Hybrid workspaces offer many benefits, from increased business resilience and scalability to a better work-life balance for employees. As with any way of working, though, hybrid work environments do come with some challenges, particularly as businesses make the shift from a traditional central office model. However, with the right strategy and management tactics in place, organisations can overcome these and build a stronger hybrid workplace. In this blog, we’ll talk about four of the most common hybrid workplace challenges and how to solve them in a manner that expands your business capabilities.
1. Managing devices
In a traditional office environment, the IT team may have direct contact with the infrastructure - computers, printers and other devices - that they manage. In a hybrid work environment, many of the devices are in remote locations. Each remote worker is likely to have a laptop and printer for their home office, while any centralised workspaces will still need to be equipped with shared hardware, such as printers.
Fortunately, there’s an easy solution. Ensuring that all devices are web-enabled will allow your IT team to manage hardware using the cloud. A cloud-enabled printer, for example, can be set up remotely, monitored for security threats, updated as required, and new consumables ordered as needed, all without the need for IT to be physically present. By investing only in devices that are cloud-ready, you’ll be making your IT team’s job a lot easier, while also future-proofing your hardware for years to come.
2. Data security
Data security is one of the most significant hybrid workplace challenges. And throughout the pandemic, cyber attacks have increased by as much as 400 percent. More devices mean more endpoints that must be secured. Data stored in the cloud or document management systems (DMS) must be protected. And employees are often the largest risk of all, with phishing attacks now making up approximately 70 percent of cybercrime as threat actors attempt to gain access to people’s credentials.
The first step to improving your data protection is to conduct a security audit to identify vulnerabilities. Once you know where improvements are needed, there are a number of steps you can take to secure your data, including:
- Buying hardware with business-level security features, such as specialised home office printers with data encryption and network authentication
- Implementing Content Services security features, such as access controls, user authentication and secure backup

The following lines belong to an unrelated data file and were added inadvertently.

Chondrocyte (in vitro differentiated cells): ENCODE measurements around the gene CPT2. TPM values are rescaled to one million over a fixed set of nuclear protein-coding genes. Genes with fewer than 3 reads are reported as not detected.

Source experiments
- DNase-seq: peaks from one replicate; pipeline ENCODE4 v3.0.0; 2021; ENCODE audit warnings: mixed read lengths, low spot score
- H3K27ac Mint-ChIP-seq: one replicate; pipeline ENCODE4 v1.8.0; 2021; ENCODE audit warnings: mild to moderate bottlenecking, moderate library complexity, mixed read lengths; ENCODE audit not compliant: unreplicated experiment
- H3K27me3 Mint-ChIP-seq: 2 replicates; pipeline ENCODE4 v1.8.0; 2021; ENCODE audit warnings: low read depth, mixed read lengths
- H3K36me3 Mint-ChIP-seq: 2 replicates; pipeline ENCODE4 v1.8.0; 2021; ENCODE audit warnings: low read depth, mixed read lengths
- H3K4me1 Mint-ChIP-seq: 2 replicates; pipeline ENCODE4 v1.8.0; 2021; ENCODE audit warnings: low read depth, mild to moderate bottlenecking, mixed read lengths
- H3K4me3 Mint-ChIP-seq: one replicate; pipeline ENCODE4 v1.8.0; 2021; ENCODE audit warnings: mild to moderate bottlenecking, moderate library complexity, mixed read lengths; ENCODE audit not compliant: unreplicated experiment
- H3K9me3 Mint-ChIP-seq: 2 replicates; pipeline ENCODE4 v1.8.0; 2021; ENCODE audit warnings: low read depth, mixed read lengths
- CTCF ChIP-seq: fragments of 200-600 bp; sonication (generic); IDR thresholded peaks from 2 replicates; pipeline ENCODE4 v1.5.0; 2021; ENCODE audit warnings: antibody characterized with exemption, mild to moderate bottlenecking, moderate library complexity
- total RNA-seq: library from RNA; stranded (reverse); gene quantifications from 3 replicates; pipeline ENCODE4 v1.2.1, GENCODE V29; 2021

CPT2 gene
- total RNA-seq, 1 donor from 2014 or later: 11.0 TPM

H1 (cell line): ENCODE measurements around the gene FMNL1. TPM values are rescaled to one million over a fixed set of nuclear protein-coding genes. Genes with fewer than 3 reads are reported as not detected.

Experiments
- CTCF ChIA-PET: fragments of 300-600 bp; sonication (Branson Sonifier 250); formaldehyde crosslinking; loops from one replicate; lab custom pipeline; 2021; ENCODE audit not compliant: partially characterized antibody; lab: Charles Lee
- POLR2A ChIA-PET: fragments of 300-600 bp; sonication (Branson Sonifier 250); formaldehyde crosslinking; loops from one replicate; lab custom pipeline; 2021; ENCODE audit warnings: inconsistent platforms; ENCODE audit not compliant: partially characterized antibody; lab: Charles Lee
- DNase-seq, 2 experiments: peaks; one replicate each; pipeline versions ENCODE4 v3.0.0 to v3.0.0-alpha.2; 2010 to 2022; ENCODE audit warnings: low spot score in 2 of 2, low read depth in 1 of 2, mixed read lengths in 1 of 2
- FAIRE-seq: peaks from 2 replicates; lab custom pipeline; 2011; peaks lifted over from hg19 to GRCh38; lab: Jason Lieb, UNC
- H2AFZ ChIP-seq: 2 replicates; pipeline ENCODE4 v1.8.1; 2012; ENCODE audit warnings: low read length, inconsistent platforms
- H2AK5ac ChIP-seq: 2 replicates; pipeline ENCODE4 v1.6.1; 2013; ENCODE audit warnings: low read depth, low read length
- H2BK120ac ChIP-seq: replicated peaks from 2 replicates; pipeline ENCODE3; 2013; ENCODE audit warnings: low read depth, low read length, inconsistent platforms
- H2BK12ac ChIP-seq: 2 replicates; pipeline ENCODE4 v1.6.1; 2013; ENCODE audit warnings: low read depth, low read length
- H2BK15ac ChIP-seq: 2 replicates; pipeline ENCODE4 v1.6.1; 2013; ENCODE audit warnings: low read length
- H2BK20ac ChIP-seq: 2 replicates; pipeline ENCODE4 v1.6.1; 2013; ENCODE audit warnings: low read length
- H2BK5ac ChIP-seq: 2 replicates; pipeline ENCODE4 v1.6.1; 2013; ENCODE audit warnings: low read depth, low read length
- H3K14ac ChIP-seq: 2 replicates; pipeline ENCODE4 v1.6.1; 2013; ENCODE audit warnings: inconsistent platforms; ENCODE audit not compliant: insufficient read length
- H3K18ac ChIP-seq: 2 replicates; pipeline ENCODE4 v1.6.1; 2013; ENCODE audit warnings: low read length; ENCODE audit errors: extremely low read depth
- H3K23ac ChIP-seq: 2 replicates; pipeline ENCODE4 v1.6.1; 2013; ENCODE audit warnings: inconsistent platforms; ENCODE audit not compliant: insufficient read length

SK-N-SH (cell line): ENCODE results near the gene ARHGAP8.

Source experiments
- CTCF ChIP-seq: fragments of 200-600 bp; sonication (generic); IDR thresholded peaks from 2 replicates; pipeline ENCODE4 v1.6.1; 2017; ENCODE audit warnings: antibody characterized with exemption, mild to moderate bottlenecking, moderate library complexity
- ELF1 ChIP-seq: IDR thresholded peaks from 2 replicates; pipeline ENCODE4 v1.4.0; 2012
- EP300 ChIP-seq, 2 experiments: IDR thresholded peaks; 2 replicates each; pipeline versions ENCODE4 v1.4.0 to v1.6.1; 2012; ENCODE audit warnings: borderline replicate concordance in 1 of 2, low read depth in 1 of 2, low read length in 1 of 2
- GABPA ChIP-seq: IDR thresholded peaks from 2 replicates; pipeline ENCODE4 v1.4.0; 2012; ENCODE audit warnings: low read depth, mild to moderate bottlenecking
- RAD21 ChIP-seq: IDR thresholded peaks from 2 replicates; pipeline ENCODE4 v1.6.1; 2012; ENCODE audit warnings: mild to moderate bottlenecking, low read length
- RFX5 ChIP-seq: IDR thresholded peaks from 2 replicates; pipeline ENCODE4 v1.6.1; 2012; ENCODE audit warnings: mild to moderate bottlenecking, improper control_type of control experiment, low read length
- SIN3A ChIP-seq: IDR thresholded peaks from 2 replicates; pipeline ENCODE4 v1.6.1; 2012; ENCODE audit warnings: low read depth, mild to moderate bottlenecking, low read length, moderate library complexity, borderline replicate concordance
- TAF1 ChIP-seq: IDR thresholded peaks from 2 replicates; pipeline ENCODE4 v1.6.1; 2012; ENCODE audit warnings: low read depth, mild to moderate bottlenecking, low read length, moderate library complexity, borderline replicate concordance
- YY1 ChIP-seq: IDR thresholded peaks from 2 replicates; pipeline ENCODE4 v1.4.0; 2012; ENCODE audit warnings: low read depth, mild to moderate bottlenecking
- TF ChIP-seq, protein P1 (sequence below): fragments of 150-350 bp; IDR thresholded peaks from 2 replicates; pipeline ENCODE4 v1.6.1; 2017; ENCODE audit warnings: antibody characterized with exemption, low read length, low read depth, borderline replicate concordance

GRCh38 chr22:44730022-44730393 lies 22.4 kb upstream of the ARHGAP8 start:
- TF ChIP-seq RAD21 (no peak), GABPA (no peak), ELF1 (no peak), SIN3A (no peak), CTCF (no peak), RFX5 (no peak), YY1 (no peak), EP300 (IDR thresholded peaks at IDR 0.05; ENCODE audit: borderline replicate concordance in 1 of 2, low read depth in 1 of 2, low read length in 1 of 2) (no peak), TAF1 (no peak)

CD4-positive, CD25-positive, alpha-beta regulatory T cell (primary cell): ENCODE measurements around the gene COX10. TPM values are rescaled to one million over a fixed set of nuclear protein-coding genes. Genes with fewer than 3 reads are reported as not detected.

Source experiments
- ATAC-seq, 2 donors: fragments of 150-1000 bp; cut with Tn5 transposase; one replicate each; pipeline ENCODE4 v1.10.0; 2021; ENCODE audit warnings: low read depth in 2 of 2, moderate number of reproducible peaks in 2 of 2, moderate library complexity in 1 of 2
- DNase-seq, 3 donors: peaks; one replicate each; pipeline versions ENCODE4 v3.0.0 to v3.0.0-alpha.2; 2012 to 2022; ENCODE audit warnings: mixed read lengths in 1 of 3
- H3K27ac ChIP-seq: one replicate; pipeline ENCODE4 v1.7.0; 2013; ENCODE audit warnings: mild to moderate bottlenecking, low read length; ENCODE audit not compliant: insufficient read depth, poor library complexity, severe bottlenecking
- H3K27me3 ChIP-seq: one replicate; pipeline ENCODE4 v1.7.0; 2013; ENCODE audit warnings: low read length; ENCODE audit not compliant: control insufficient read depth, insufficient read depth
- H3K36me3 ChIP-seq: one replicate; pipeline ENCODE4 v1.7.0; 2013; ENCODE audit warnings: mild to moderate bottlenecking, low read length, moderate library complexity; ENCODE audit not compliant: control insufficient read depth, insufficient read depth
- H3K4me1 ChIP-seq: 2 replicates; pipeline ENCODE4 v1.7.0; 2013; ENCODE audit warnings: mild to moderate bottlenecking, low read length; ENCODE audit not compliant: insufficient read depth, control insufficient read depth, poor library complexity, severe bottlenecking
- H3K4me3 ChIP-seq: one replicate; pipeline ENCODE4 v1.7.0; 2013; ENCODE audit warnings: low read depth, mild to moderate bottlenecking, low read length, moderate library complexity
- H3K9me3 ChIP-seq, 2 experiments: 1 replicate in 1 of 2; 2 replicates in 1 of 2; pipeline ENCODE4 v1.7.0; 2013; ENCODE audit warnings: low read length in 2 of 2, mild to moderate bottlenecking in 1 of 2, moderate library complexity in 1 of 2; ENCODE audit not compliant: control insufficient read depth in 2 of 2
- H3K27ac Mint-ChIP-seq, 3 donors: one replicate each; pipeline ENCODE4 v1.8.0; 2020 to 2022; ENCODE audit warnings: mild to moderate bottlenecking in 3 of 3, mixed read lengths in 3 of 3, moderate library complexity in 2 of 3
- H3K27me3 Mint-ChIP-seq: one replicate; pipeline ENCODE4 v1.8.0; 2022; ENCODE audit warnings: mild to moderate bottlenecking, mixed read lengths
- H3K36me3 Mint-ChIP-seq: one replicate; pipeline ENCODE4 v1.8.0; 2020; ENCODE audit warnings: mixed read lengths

- Establishing a mobile security or bring-your-own-device (BYOD) policy
- Ensuring you understand your responsibilities for securing your cloud environment and implementing best practices, such as strong passwords, two-factor authentication and regular network security updates
- Conducting cybersecurity awareness training workshops with staff and informing them of current threats, such as phishing attacks
3. Inefficient workflows
In an office, employees have the benefit of being able to collaborate with one another physically. In a hybrid work environment, these opportunities for interaction move to online, and workflows could quickly become a challenge if the right tools are not implemented.
With the right tools in place, businesses can streamline processes while also achieving efficiencies in productivity and accuracy. One of the key solutions to invest in is Enterprise Content Management (ECM), a central repository for documents that also uses the power of automation and artificial intelligence (AI) to streamline processes.
An ECM has the ability to set reminders for employees to complete different actions throughout a workflow. Version control can enable multiple team members to work on the same document at once, regardless of location. AI can automatically identify and classify documents, while also reducing processing errors, leaving staff free for other tasks. An approvals workflow can prompt managers to review requests without the employee spending valuable time chasing them down remotely.
Combining an ECM with other Content Services tools, such as e-signatures, instant messages, video conferencing and mobile printing, can quickly streamline your organisation’s processes and future-proof your business operations.
4. Remote employees
The final hybrid workplace challenge to watch out for is the isolation of team members, particularly those who work remotely. Managers must be deliberate in how they relate to their hybrid workforce, including all employees in collaborative meetings, social events and celebrations, regardless of their location. Additionally, they must consider the unity of the organisation as a whole, as adopting a hybrid work environment could exacerbate any business silos that could already exist between teams, reducing agility and resilience.
Fortunately, by implementing a hybrid workplace strategy, you have the opportunity to establish new best practices and ways of working. Start by investing in a business collaboration tool, such as Microsoft Teams, that will help you create a central digital environment where all staff interact, as well as provide space for subgroups to manage the day-to-day functions of their department independently. Then provide guidelines for how employees should communicate with one another, such as when to use a video call, or encouraging everyone to sign into meeting links individually, even when co-located. You’ll be surprised by how effective small changes like these can be in creating a sense of cohesion across your hybrid workforce.
Building a resilient and productive hybrid work environment requires the right hardware, software and processes. Download our Smarter Workplaces Guide for a step-by-step strategy for implementing an effective hybrid work model that equips your employees to work anywhere, any time.